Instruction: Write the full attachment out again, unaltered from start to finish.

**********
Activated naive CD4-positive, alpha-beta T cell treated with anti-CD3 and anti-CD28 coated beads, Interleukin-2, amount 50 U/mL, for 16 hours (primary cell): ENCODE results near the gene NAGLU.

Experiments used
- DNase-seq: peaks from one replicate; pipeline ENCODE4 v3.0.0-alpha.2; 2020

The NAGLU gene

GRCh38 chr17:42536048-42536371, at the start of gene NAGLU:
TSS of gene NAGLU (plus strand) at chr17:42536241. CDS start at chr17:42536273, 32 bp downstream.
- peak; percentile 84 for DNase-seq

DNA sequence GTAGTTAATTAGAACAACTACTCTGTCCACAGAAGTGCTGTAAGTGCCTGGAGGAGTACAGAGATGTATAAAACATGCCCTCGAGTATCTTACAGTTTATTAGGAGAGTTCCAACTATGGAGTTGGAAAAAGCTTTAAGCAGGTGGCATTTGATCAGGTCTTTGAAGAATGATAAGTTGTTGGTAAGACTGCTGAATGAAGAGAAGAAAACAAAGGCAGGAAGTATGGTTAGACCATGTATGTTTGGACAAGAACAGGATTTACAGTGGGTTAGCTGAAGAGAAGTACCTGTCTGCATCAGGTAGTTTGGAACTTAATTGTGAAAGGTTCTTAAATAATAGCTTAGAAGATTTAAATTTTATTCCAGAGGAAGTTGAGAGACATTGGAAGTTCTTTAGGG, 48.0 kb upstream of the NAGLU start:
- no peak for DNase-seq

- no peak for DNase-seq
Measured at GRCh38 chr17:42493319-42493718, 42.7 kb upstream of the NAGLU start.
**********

Activated naive CD4-positive, alpha-beta T cell treated with anti-CD3 and anti-CD28 coated beads, Interleukin-2, amount 50 U/mL, for 16 hours (primary cell): ENCODE results near the gene NAGLU.

Experiments used
- DNase-seq: peaks from one replicate; pipeline ENCODE4 v3.0.0-alpha.2; 2020

The NAGLU gene

GRCh38 chr17:42536048-42536371, at the start of gene NAGLU:
TSS of gene NAGLU (plus strand) at chr17:42536241. CDS start at chr17:42536273, 32 bp downstream.
- peak; percentile 84 for DNase-seq

DNA sequence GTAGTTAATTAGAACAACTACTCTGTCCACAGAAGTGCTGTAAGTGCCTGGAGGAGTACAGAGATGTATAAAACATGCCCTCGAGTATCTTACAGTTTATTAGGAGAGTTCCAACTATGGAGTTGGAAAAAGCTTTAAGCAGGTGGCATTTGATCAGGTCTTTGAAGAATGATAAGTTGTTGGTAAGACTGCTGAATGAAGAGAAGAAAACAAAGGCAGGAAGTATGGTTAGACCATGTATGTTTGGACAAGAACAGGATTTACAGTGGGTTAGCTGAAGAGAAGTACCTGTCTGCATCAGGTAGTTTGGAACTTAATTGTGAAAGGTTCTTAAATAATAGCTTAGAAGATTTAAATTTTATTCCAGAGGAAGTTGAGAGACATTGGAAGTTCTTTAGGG, 48.0 kb upstream of the NAGLU start:
- no peak for DNase-seq

- no peak for DNase-seq
Measured at GRCh38 chr17:42493319-42493718, 42.7 kb upstream of the NAGLU start.